Advantageously, the cleaning fluid container or the chambers include ports or releasable connecting or coupling members which are adapted to be inserted in and/or clamped and sealed relative to mating members, at least one of the conduits has a tip at its end, and the cleaning fluid container and/or the ports are closable by means of a foil or a laminate through which the conduits are insertable.

It is a further advantage that a sealing member each is provided in the ports of the cleaning fluid container, which sealing members are adapted to be pierced by the respective ends of the conduits. Because the connection conduits may be provided with a tip or a sharp edge in the area of their respective ends, the ends of the connection conduits are readily insertable into the mating member which may be covered, for example, with a foil, a metal or plastic laminate. This completely dispenses with the need for assembly tools. By inserting the conduits into the associated inlet and outlet ports of the cleaning fluid container, a perfect seal is obtained between the conduits and the ports, thereby obviating the provision of additional sealing means.

In a further feature of the present invention it is advantageous that the cleaning fluid container has at its end locating means for aligning and laterally supporting the filter in the interior of the cleaning fluid container. The provision of locating means enables the filter to be accurately aligned for mounting in the cleaning fluid container, because the locating means force the filter into the proper position.

It is of particular importance to the present invention that the locating means are configured as rib means provided in the lid of the cleaning fluid container, and that the filter is fixedly and coaxially arranged within the casing of the cleaning fluid container between the coaxially arranged inlet port and the bottom of the casing. By virtue of the coaxial arrangement of the filter in the casing of the cleaning fluid container, it is ensured that the entire filter surface is well utilized.

In connection with the configuration and arrangement of the present invention, it is advantageous that the filter is comprised of a filter tube including a fabric or a mat material and extending along the full height of the casing.

It is a further advantage that the filter is coaxially secured in the casing at both its ends by the locating means, and that at one end the filter is centrally located and fixedly received in an annular groove provided at the bottom of the casing. Still further, it is advantageous that the annular groove is comprised of a wall or hem flange disposed at the bottom of the casing at right angles thereto, that the one end of the conduit connected to the outlet means of the feed pump is sealingly insertable into the inlet port coaxially arranged in the lid and the adjoining filter equally coaxially arranged, and that the second conduit provided in the cleaning fluid container and connected to the cradle structure or indirectly to the intake means of the feed pump is sealingly insertable into the outlet port of the lid. With the rectangular annular groove formed by means of wall portions, it is ensured that the filter is fixedly located in the casing of the cleaning fluid container in a simple and perfect fashion. In addition, this arrangement lends itself to mechanization readily.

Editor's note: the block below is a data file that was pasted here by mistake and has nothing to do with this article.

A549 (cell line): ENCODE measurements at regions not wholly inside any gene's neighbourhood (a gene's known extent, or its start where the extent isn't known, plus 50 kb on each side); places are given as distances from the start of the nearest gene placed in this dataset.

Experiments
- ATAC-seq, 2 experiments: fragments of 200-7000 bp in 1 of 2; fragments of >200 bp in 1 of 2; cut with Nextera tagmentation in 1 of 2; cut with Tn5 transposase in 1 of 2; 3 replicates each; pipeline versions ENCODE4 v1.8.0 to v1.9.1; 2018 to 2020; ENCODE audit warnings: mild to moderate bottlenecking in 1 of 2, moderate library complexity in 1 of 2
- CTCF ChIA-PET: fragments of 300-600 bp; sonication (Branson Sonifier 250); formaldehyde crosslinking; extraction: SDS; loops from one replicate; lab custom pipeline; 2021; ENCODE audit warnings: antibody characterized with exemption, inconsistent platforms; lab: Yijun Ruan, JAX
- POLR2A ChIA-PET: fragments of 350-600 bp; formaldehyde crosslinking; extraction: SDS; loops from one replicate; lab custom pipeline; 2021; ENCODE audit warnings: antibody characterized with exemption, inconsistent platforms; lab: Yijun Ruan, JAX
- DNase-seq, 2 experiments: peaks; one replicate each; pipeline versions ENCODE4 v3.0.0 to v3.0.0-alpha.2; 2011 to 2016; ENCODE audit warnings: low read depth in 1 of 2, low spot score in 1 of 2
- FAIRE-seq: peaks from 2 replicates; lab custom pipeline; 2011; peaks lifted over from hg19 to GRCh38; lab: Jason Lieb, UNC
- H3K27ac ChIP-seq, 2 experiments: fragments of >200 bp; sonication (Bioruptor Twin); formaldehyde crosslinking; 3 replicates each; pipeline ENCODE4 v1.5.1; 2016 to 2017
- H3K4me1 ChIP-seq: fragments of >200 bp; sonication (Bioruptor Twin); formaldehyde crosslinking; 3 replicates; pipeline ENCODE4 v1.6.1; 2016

To this effect, it is advantageous that the cleaning fluid container is adapted to be integrated and fixedly secured in a wall mount in which the shaving apparatus is insertable from the side and is mechanically and/or electrically interlockable by a switching means.

Still further it is advantageous that the shaving apparatus is receivable in a cradle structure that is open towards atmosphere and is supplied with cleaning fluid from the outwardly closed cleaning fluid container by means of the feed pump. This results in an open system for the cleaning device, enabling the shaving apparatus to be inserted laterally from outside into the cleaning device at any time, without the need to remove components or covers from the cleaning device. The cradle structure invariably contains only as much fluid as is necessary for cleaning the shaving head. The remaining cleaning fluid is held in the cleaning fluid container which is closed relative to atmosphere, thus preventing the volatile substances admixed to the cleaning fluid from vaporizing too rapidly.

It is another advantage that the shaving apparatus is first supplied with cleaning fluid from the cleaning fluid container integrated into the wall mount by means of the feed pump, and is subsequently dried by means of an impeller integrated into the cleaning device, with the feed pump and the impeller being adapted to be driven selectively in a clockwise or counterclockwise direction by means of a single motor using an overrunning device.

Another advantage is that the feed pump, the motor and/or the impeller and the cleaning fluid container are disposed in coaxial alignment with each other wholly or at least approximately and/or are mounted in the casing of the wall mount or the cleaning device.

Further advantages and details of the present invention will become apparent from the subsequent description and the accompanying drawings illustrating some preferred embodiments.

An embodiment of the present invention is shown in the Figures by way of example without being limited to this particular embodiment. In the drawings,